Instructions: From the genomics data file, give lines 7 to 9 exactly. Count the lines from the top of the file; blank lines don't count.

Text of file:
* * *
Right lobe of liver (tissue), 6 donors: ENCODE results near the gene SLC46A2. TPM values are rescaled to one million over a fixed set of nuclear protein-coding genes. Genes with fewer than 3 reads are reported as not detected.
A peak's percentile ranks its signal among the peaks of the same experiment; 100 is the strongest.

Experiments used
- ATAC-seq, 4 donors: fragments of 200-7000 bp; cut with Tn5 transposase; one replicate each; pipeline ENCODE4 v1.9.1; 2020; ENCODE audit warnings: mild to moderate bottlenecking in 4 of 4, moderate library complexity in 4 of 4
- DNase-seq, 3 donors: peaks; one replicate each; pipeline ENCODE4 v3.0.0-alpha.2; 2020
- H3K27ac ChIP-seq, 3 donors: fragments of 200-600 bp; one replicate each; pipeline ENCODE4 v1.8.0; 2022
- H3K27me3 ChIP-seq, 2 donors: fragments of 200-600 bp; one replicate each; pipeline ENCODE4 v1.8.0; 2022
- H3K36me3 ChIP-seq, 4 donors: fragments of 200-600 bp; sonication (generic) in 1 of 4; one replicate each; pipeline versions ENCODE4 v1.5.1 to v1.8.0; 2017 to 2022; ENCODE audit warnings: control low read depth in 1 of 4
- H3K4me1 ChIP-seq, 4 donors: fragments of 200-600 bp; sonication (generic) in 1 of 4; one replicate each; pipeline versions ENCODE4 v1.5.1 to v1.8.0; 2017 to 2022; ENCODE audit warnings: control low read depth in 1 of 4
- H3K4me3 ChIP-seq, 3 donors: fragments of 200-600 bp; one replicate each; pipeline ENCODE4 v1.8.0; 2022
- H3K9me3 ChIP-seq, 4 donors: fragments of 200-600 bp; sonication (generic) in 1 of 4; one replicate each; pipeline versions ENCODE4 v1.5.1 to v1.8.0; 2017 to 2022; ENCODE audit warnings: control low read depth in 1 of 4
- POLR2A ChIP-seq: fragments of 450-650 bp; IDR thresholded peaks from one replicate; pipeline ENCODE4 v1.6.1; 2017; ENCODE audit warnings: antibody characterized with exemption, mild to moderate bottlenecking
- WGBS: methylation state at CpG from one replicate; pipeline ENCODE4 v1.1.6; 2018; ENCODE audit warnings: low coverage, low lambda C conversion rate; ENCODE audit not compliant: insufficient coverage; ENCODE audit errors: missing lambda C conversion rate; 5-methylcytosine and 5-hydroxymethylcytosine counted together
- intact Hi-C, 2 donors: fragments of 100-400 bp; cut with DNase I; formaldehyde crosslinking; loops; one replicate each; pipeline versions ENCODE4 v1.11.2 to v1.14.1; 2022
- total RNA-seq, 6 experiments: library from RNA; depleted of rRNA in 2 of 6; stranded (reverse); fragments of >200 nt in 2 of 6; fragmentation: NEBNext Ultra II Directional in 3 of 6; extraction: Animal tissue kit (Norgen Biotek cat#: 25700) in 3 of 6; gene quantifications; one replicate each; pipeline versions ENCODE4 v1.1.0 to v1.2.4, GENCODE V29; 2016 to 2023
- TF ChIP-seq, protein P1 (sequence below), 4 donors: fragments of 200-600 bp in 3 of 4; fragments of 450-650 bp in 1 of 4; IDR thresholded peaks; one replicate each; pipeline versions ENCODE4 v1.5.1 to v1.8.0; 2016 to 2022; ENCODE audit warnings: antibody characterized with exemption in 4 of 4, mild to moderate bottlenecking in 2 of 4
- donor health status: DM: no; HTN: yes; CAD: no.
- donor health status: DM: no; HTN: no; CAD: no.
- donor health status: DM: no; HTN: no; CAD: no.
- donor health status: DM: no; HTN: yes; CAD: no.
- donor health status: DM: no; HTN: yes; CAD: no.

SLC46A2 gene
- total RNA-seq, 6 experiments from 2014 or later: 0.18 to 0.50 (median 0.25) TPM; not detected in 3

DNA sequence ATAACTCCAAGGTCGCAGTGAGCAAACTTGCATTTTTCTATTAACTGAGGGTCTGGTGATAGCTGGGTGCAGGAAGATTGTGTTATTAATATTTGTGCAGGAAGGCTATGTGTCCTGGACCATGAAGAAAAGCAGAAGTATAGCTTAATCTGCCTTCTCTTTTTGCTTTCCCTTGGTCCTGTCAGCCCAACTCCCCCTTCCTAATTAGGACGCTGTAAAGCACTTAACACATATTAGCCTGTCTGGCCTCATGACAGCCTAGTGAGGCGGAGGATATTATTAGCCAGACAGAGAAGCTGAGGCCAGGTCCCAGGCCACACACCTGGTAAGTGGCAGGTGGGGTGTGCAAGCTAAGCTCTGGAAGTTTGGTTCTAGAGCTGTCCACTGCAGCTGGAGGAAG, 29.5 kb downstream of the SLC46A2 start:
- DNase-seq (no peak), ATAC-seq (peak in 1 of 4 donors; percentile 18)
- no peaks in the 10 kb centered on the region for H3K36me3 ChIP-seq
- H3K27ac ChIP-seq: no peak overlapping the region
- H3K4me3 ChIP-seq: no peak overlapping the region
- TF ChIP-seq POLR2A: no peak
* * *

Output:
- H3K27me3 ChIP-seq, 2 donors: fragments of 200-600 bp; one replicate each; pipeline ENCODE4 v1.8.0; 2022
- H3K36me3 ChIP-seq, 4 donors: fragments of 200-600 bp; sonication (generic) in 1 of 4; one replicate each; pipeline versions ENCODE4 v1.5.1 to v1.8.0; 2017 to 2022; ENCODE audit warnings: control low read depth in 1 of 4
- H3K4me1 ChIP-seq, 4 donors: fragments of 200-600 bp; sonication (generic) in 1 of 4; one replicate each; pipeline versions ENCODE4 v1.5.1 to v1.8.0; 2017 to 2022; ENCODE audit warnings: control low read depth in 1 of 4